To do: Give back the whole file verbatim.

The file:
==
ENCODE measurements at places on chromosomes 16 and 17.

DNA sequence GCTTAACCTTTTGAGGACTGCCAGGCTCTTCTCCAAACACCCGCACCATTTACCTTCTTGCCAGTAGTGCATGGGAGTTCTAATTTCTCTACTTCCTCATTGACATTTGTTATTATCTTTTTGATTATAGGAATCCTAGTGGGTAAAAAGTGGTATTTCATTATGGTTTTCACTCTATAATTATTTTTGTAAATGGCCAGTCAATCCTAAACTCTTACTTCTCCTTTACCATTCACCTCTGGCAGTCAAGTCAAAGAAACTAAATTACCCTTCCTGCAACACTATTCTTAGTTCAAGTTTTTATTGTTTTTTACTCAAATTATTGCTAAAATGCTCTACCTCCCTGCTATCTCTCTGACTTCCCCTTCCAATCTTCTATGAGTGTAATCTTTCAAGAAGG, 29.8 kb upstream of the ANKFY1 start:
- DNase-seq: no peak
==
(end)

ENCODE measurements at places on chromosomes 16 and 17.

DNA sequence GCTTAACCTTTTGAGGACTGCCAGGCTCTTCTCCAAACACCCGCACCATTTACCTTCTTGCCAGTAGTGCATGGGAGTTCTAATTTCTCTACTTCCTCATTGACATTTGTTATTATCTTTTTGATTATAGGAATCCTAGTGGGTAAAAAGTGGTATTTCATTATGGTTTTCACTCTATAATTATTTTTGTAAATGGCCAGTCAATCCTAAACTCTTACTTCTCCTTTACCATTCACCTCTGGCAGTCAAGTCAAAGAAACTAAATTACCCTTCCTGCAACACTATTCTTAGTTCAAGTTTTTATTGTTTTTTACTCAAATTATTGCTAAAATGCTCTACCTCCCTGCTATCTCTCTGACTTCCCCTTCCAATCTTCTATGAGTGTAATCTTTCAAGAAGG, 29.8 kb upstream of the ANKFY1 start:
- DNase-seq: no peak